CELTIC failed to score for the second consecutive game as they were held to a goalless draw by a spirited St Johnstone team at Celtic Park.

The stalemate means that they are now just one point clear of Rangers ahead of their visit to Ibrox next week.

Here are the talking points from a frustrating afternoon for Brendan Rodgers and his men…

Wasteful Celtic still not firing on all cylinders

There is a very small window of grace being applied to Celtic’s performances at present as the players get to grips with the tactical tweaks of their new manager, Brendan Rodgers, but as the grumbles and moans audible around Celtic Park for large parts of this game showed, the patience of the fans is finite. And wearing thin.

Yes, Celtic completely dominated the ball here as you might expect, and though they often struggled to break down the blue wall standing strong along the St Johnstone box as the second half wore on, they certainly had their chances. And squandered them.

Matt O’Riley was the worst offender, twice arriving in the area with perfect timing to run onto cutbacks, but twice managing to shoot straight at Saints goalkeeper Dimitar Mitov – outstanding on the day – when he should have been bursting the net.

As time ebbed away, substitute James Forrest headed over another great opportunity after Anthony Ralston’s dinked cross, but the late bombardment that was expected never materialised.

It is clear that there is still a long way for Celtic to go to get anywhere near the heights of the free-flowing, free-scoring team that Rodgers constructed during his first spell in charge of the club, and after failing to find the net against Kilmarnock last week, it was another worryingly toothless display put on by the champions.

Defensive reinforcements required before Ibrox

It was a highly unfamiliar centre-back pairing for Celtic here in the shape of new arrival Gustaf Lagerbielke and out of favour Liam Scales, who spent last season out on loan to Aberdeen.

Injuries to Cameron Carter-Vickers, Maik Nawrocki and Stephen Welsh handed the duo an opportunity, and although this was hardly the sternest examination of their defensive abilities – St Johnstone forward Luke Jephcott ploughed a lone furrow to little effect before being replaced by Stevie May – there were one or two moments of real concern.

On the ball, both were fine. Lagerbielke in particular showcased his ability to play a forward pass, trying to get the ball into the feet of the advanced midfielders and Kyogo Furuhashi whenever he could.

Defensively though, they looked suspect. The first real scare came with 20 minutes to go as Scales found himself twisted inside and out by Dara Costello, the St Johnstone attacker only being denied a stunning opener by a sharp reflex save by Joe Hart.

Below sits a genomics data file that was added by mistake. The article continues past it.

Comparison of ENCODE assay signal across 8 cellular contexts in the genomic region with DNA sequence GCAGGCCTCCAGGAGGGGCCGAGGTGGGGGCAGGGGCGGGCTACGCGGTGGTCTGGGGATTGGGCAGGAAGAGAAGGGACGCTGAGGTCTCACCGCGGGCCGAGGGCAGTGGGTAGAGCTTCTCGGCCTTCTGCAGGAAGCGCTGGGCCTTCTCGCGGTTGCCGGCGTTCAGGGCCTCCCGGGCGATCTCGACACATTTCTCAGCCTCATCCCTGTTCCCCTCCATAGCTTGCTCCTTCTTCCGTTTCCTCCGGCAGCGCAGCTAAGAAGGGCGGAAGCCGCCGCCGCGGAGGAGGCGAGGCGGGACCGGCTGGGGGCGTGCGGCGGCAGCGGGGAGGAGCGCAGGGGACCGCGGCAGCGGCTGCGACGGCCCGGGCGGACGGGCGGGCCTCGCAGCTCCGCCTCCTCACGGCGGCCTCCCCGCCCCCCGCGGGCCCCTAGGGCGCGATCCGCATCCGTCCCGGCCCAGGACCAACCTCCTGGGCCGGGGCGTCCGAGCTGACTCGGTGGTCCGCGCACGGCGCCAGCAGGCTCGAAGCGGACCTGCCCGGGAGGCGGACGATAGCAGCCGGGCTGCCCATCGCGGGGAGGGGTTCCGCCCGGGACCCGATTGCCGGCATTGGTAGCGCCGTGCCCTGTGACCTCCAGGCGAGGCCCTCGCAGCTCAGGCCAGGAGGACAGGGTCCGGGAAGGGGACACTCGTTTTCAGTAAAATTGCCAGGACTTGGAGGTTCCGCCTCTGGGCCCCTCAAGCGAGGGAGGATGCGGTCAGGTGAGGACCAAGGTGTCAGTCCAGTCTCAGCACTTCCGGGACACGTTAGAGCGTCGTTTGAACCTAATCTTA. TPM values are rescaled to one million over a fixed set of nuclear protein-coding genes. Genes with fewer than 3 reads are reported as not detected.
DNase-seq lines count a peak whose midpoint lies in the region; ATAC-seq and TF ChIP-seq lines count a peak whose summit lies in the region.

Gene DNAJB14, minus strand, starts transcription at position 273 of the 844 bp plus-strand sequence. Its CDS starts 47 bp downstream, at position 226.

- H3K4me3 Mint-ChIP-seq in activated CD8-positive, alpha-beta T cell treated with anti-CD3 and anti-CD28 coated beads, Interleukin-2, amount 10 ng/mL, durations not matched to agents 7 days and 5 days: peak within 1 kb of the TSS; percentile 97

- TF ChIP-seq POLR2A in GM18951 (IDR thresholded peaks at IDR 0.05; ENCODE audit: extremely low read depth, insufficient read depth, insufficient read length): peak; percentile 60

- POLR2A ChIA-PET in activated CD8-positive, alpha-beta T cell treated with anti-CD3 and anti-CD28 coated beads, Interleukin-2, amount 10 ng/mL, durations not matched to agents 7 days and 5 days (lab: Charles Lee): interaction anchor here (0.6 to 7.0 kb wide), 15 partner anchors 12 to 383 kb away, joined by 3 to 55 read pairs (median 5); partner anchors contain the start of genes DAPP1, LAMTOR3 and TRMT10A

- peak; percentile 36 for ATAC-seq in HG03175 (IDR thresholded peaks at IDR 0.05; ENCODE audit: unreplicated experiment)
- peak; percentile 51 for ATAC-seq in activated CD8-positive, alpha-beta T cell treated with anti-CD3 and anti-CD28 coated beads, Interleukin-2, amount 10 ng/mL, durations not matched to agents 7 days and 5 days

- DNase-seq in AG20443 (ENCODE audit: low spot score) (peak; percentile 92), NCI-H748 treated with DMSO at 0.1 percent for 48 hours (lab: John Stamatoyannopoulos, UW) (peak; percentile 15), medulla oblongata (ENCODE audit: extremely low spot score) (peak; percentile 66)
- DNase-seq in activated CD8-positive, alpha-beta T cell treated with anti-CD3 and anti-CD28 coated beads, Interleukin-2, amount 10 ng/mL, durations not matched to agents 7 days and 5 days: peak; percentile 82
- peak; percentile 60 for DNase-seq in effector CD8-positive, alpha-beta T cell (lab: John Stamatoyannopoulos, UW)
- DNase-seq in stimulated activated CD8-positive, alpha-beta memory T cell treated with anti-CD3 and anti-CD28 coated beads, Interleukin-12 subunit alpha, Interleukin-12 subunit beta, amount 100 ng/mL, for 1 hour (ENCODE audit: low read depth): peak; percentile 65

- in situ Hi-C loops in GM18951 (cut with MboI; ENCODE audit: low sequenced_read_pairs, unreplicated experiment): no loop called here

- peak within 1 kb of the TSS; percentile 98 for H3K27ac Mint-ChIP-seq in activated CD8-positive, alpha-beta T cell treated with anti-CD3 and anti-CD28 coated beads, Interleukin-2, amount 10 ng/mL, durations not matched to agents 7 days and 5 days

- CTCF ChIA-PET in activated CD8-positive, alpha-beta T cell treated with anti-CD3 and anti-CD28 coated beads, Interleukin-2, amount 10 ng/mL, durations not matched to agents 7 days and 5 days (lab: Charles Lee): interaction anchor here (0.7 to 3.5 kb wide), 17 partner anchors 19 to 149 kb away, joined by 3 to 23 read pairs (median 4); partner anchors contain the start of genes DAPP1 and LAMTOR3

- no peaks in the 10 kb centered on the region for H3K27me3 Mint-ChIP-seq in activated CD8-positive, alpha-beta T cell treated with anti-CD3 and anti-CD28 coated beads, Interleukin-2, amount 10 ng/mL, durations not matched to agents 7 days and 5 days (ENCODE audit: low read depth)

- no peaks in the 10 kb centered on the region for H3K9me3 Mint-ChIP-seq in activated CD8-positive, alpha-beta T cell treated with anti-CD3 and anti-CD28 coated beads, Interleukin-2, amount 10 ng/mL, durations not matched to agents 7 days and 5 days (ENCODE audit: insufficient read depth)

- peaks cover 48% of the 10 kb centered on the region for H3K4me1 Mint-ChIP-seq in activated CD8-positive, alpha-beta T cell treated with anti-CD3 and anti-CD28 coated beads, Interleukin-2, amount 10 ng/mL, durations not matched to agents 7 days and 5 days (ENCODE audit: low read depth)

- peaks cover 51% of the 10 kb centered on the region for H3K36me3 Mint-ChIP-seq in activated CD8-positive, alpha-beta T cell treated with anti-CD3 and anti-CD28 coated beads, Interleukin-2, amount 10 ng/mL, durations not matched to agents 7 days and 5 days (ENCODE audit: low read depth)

Then, late on, Scales was again too weak in allowing Jay Turner Cooke to carve out a cross, before Lagerbielke got caught wrong side of May, Hart again saving the day.

A far sterner test awaits next week of course when Rodgers takes his men across Glasgow to face Rangers, and he will hope to have reinforced this now threadbare area of his team before then through the transfer market. If he doesn’t, the Rangers forwards may be licking their lips.

Alastair Johnston return provides a positive

The Canadian right-back has been a big miss for Celtic during his time on the sidelines through injury, and he showed why here as he lasted an hour on his comeback. He was unlucky not to have an assist or two to his name as well, teeing up Kyogo to flash just wide on the half volley in the first half, and then putting the ball on a silver platter for O’Riley, who couldn’t convert.

With the ineffective Daizen Maeda consistently looking to cut inside, Johnston provided the width that Celtic were badly needing, and had he been able to last the pace, he may well have made the difference.

And Hyunjun Yang showed he has something to offer on first start

In what was a hugely frustrating afternoon for Celtic, it was Hyunjun Yang making his first start for the club on the left wing that looked likeliest to provide a spark in the final third, particularly in the first half against the deep-lying Saints defence.

The South Korean was full of direct running and trickery, giving St Johnstone right-back Oludare Olufunwa a tough time of it and getting crosses into the area that he may have expected teammates to get be getting on the end of. When he did pick out David Turnbull 12 yards out, the midfielder skied the ball over.

Yang blazed another good opening for himself over the bar too, and then rather faded from the game after the interval, eventually being replaced by James Forrest with around 25 minutes to go.

He showed enough here in flashes though to suggest that he might be a useful addition to the Celtic attack once he is fully up to speed, and provide some much-needed creativity agaisnt packed defences.

Out with the old for Saints, whose new recruits show they have resolve

St Johnstone would have been viewed as mere cannon fodder by the vast majority of those who rolled up to Celtic Park expecting a demolition, but Steven MacLean’s strugglers showed they might not be such soft touches after all with a doughty display of defending.

It was out with the old and in with the new, as eight summer signings lined up and three debutants took their place in the team for what, on paper, should be the most daunting fixture on their calendar.

Yes, they were helped by the wastefulness of Celtic, and an accomplished display by impressive keeper Mitov, but these factors are a given for any provincial side to get a result in Glasgow.

What they also had was a willingness to dig in and fight for one another, and aided by fine displays from Sam McClelland in defence and Daniel Phillips in midfield, they will feel they deserved their reward.